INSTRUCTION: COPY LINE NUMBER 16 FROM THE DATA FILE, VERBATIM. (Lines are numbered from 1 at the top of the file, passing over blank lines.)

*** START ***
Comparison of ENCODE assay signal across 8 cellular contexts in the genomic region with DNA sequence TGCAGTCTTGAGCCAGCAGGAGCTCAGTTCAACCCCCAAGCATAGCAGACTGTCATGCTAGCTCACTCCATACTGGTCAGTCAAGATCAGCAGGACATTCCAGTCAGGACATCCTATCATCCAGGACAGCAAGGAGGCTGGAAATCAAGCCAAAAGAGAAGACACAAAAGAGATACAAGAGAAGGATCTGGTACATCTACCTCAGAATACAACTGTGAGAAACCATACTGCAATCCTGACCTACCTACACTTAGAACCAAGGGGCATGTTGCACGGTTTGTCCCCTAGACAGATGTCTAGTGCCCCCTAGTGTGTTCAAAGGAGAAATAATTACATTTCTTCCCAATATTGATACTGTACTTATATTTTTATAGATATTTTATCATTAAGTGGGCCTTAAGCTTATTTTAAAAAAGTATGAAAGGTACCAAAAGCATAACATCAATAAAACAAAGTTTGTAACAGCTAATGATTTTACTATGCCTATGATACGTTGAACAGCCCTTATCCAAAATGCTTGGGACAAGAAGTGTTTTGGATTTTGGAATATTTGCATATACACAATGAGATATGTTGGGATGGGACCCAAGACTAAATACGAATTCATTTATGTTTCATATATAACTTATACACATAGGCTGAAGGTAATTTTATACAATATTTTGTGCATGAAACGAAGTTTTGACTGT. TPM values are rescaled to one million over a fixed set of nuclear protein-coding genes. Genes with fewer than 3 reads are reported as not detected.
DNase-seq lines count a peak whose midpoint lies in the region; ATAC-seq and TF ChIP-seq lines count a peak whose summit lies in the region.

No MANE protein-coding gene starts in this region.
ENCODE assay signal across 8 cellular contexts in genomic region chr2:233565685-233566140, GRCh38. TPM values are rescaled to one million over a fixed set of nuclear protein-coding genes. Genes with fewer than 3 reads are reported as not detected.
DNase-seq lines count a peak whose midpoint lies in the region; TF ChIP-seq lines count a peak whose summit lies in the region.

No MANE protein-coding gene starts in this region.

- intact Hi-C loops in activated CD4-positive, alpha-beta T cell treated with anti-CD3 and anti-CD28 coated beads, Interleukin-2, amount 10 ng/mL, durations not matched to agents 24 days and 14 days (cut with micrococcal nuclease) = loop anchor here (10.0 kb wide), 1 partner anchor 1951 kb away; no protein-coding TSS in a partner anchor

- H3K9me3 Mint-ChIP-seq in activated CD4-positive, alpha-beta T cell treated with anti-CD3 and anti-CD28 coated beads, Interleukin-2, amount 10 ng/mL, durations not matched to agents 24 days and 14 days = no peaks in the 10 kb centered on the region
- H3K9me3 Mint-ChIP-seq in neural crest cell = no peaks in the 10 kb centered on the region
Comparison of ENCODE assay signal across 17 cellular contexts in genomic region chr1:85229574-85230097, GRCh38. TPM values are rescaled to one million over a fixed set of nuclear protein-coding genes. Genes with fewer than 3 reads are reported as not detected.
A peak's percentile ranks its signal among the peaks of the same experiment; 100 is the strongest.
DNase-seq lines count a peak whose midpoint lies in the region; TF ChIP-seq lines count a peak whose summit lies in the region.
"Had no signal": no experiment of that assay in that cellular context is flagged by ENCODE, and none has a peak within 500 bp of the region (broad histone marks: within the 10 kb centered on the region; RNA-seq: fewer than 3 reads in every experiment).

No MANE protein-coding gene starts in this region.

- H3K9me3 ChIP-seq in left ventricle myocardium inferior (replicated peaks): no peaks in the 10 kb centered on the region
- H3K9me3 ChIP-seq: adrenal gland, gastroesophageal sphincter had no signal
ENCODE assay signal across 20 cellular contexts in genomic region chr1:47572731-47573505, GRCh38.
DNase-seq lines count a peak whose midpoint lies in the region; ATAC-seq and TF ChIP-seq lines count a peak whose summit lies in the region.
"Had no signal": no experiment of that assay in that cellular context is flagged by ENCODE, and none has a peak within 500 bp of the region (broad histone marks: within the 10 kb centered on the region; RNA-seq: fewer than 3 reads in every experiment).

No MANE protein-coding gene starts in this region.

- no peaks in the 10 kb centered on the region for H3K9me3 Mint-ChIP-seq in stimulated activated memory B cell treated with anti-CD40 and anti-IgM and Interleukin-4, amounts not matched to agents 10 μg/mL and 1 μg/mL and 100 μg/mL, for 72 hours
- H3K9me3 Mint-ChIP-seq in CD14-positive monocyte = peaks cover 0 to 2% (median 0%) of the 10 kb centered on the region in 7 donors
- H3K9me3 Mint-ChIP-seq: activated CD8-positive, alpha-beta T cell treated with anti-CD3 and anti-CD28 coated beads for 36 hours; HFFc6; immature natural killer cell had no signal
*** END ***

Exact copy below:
- H3K9me3 ChIP-seq: adrenal gland, gastroesophageal sphincter had no signal